More than 500 employees of the village post office sue the company after they have been accused of stealing missing money

More than 550 sub-postmasters branded thieves by their own bosses yesterday to bring the tables to court by the post office.

In a milestone in the classroom, they told the Supreme Court in London that their lives had been ruined by false accusations of theft.

Some had committed suicide while others died while falling for a dish in a dispute that lasted more than ten years, the court heard.

More than 550 under-postmasters branded scammers by their own bosses turned the tables by bringing the post office to court (photo). From left, Jasvinder Barang, Karen Wilson, Scott Darlington, Jo Hamilton, Sue Knight, Nigel Night and Tracey Merritt

More than 550 under-postmasters branded scammers by their own bosses turned the tables by bringing the post office to court (photo). From left, Jasvinder Barang, Karen Wilson, Scott Darlington, Jo Hamilton, Sue Knight, Nigel Night and Tracey Merritt

A widow brought a part of the ashes of her deceased husband in a small box so that he could finally have his day in the courtroom & # 39 ;.

Post offices in village shops, sub-postmasters and mistresses formed the backbone of their communities until the post office persecuted them as thieves.

Many were imprisoned, bankrupt and had their good reputation shredded by thousands of kilos, supposedly missing; & # 39; from their bank accounts.

But later it appeared that failures in new computer terminals in their stores could be the cause of the shortcomings.

Ex-postion was 60 in prison

One of the plaintiffs in the High Court case is Noel Thomas, who spent his 60th birthday behind bars. He was sentenced to nine months after he was guilty of false accounting of more than £ 50,000 & # 39; missing & # 39; from his small post office in Anglesey.

The ex-postman's problems started when the Horizon computer system continued reporting as missing after 2000.

Noel Thomas (photo) was sentenced to nine months after he was guilty of false accounting of more than £ 50,000 & # 39; missing & # 39; from his small post office in Anglesey

Noel Thomas (photo) was sentenced to nine months after he was guilty of false accounting of more than £ 50,000 & # 39; missing & # 39; from his small post office in Anglesey

Noel Thomas (photo) was sentenced to nine months after he was guilty of false accounting of more than £ 50,000 & # 39; missing & # 39; from his small post office in Anglesey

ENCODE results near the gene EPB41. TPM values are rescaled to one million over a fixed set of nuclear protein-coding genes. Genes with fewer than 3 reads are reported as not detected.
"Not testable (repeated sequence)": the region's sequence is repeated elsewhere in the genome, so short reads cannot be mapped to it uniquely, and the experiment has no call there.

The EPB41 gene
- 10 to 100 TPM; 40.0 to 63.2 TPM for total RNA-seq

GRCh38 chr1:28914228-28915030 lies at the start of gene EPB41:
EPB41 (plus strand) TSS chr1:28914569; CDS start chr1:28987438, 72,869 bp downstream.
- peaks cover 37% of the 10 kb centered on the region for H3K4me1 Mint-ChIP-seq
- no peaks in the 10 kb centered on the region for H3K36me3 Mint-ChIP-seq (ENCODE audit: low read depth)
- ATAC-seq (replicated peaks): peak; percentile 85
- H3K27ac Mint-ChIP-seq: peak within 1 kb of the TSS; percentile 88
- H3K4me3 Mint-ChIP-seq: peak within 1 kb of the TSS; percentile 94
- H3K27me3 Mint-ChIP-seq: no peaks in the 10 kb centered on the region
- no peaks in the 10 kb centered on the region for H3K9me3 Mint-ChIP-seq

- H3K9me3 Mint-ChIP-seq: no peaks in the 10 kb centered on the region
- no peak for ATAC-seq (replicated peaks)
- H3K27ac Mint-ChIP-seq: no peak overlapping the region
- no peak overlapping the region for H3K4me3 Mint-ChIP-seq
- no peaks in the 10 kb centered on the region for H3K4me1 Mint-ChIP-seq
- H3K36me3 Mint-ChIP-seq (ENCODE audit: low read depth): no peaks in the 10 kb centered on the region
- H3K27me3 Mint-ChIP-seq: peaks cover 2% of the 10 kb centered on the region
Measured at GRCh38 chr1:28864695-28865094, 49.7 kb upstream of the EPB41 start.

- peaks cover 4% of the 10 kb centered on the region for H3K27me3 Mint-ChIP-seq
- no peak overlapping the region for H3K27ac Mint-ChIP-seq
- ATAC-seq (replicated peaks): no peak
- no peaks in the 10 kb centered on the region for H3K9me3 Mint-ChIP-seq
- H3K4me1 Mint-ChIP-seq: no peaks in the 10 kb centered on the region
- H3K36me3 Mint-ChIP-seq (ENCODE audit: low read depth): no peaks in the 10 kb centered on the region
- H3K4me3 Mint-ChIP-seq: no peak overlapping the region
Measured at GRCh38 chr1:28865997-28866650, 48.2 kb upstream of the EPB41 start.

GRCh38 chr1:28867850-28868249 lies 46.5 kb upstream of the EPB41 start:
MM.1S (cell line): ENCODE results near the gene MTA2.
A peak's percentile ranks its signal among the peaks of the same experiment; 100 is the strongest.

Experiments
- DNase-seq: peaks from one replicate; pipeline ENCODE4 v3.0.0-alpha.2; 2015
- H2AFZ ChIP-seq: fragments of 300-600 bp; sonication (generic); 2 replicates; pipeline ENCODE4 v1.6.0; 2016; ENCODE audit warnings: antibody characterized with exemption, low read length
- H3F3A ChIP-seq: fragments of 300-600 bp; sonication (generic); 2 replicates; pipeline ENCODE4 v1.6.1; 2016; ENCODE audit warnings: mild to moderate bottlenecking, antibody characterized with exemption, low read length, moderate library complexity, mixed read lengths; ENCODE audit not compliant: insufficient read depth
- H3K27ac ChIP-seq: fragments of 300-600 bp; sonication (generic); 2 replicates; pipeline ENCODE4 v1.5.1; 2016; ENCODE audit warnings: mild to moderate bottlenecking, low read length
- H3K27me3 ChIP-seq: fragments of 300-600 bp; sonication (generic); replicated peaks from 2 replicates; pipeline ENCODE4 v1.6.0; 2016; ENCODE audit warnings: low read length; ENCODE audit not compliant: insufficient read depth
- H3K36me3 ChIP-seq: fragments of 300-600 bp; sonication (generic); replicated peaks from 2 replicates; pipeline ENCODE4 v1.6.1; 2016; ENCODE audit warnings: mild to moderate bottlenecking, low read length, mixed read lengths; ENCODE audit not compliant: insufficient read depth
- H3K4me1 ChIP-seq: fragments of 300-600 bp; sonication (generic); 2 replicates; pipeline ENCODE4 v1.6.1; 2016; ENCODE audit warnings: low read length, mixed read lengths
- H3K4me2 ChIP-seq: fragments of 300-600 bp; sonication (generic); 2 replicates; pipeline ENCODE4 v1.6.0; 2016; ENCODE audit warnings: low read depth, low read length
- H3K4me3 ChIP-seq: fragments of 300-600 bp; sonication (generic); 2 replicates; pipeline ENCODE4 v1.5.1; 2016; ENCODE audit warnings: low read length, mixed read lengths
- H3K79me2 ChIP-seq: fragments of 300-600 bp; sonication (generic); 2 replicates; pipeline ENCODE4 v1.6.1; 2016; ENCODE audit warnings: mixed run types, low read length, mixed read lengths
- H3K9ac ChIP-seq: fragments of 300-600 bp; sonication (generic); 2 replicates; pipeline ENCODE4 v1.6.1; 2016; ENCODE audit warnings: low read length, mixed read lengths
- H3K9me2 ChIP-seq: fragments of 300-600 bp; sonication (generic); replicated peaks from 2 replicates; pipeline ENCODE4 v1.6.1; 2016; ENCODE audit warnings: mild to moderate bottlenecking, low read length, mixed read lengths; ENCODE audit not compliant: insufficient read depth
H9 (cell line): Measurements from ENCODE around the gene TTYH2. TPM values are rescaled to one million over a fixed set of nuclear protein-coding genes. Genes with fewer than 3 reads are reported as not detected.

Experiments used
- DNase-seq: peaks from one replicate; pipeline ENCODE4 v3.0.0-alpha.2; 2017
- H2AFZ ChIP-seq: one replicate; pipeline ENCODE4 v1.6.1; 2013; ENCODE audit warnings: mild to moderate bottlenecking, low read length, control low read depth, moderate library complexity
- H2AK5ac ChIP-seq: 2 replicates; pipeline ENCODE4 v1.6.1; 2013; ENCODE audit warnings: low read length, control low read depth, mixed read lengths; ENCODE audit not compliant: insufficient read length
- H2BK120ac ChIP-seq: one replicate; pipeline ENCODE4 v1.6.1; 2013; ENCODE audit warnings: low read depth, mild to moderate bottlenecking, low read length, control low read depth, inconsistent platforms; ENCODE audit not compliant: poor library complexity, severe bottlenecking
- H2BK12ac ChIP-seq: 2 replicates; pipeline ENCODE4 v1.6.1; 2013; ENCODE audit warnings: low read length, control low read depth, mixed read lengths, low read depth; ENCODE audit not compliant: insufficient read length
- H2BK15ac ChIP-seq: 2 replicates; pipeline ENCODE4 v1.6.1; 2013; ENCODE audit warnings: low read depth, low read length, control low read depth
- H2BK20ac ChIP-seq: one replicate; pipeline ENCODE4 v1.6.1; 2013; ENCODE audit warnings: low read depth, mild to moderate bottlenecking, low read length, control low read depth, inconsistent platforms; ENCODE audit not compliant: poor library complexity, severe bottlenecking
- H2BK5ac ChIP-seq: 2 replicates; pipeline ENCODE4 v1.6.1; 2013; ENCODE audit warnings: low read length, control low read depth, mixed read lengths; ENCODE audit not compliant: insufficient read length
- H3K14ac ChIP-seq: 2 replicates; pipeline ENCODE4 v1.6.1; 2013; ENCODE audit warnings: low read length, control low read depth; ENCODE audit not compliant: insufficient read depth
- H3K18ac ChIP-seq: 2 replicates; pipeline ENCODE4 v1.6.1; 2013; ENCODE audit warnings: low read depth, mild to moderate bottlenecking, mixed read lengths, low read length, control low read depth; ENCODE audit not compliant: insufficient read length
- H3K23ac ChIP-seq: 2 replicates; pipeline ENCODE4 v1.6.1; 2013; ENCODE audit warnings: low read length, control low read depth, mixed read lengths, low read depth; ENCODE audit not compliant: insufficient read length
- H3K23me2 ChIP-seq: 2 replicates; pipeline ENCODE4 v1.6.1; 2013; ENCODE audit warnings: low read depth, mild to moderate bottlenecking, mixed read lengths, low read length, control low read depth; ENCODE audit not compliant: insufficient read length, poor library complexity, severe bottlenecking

Thomas, now 71, told a BBC documentary: & # 39; They said that I was the only person who had a problem. They do not know where the money is and I do not. I did not steal it. & # 39;

He was accused of theft and false accounting, but the first was dropped in exchange for the fact that he had admitted the latter.

The post office later in documents seen through Panorama admitted that even though it could not rule out theft, the missing money was probably caused by operational errors & # 39 ;.

The post office maintains that there is nothing wrong with its computers and has so far spent £ 5 million in tax money on lawyers to fight the claims of former sub-postmasters.

They came from all over the country for the first trial in their long search for justice yesterday. The post office gets a compensation account of up to £ 1 billion if it loses.

Jo Hamilton, 61, a former postmistress from Hampshire who now has a criminal record, said outside the court: "We came here today to seek justice. It's not about the money, it's about clearing our good names.

One widow, Karen Wilson (photo) put a part of her deceased husband's ashes in a small box so that he finally & # 39; his day in the courtroom & # 39; could have

One widow, Karen Wilson (photo) put a part of her deceased husband's ashes in a small box so that he finally & # 39; his day in the courtroom & # 39; could have

One widow, Karen Wilson (photo) put a part of her deceased husband's ashes in a small box so that he finally & # 39; his day in the courtroom & # 39; could have

& # 39; None of these people are thieves. They were hard-working pillars of the community that had never had a parking ticket until this miserable computer system came along. & # 39;

Karen Wilson, 64, whose postman husband Julian died of cancer two years ago after he had fought for justice for ten years, said: "I have some of his ashes with me because I promised him I would never give up to clear his name. & # 39;

About a dozen of the 557 claimants attended the court yesterday. Their QC, Patrick Green, told Mr. Justice Fraser that many claimants had been unjustly jailed for crimes such as false accounting, fraud and theft when the real culprit was the malfunctioning Horizon computer system that handles on-the-counter transactions in post offices. registered.

The sub-mail masters accuse the post office of the trouble of not examining errors in the IT system, while they ruthlessly pursue the money-court that the computers claimed was missing, & # 39; he added. The case lasts for months and is split into two or three tests. The first determines the contractual relationship between the claimants and the post office.

The post office denies the accusations and argues that the burden of proof rests on the plaintiffs to show that the Horizon computer was responsible.

It said that they simply tried to avoid their responsibility & # 39; for the losses and described the case as & # 39; an ambitious attempt to rewrite the contract & # 39; between it and the sub-postmasters.

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